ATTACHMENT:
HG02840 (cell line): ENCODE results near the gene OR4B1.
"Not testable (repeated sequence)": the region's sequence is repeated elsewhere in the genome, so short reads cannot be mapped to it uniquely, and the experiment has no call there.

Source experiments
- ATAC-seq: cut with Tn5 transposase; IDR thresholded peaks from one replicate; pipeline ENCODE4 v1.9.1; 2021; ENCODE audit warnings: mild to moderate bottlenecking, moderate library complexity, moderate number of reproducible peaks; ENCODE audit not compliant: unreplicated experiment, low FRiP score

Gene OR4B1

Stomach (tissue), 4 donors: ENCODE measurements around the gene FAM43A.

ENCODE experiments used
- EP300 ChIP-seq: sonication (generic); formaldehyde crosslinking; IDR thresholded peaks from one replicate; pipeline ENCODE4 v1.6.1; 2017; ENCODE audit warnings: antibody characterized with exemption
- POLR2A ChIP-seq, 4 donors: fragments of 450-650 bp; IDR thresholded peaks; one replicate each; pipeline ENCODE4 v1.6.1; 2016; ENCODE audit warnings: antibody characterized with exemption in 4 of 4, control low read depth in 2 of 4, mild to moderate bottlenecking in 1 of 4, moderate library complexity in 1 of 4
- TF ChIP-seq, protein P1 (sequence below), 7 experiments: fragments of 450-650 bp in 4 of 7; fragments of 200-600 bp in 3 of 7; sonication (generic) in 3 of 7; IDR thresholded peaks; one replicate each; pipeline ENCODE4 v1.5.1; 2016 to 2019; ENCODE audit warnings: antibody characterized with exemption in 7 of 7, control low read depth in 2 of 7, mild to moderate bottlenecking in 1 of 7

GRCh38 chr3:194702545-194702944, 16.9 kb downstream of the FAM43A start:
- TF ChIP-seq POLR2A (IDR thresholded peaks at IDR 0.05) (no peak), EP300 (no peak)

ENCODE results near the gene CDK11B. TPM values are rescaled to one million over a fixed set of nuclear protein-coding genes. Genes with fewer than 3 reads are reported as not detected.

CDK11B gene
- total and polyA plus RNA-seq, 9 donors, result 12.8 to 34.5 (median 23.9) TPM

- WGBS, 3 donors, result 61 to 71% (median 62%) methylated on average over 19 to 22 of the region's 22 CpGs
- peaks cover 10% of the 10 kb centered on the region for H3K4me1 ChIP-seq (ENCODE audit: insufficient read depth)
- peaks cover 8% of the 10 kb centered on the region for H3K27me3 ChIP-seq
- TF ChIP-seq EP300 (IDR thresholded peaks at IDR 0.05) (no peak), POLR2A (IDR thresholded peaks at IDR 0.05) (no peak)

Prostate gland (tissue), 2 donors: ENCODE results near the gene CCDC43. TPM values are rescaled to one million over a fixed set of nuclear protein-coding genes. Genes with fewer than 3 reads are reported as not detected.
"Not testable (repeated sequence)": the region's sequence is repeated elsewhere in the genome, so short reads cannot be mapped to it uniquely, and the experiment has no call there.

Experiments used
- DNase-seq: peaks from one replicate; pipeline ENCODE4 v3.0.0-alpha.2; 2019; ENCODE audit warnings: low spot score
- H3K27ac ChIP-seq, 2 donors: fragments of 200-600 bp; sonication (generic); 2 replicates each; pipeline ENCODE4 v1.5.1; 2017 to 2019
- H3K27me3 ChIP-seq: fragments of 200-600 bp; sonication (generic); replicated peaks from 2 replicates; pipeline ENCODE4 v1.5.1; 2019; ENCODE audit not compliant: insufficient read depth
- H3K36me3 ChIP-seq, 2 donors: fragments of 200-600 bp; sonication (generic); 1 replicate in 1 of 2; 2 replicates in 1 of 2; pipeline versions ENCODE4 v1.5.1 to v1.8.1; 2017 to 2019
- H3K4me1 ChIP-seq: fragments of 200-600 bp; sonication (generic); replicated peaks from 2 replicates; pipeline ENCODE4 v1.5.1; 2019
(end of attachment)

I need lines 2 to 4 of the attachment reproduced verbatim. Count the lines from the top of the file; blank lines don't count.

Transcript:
"Not testable (repeated sequence)": the region's sequence is repeated elsewhere in the genome, so short reads cannot be mapped to it uniquely, and the experiment has no call there.

Source experiments
- ATAC-seq: cut with Tn5 transposase; IDR thresholded peaks from one replicate; pipeline ENCODE4 v1.9.1; 2021; ENCODE audit warnings: mild to moderate bottlenecking, moderate library complexity, moderate number of reproducible peaks; ENCODE audit not compliant: unreplicated experiment, low FRiP score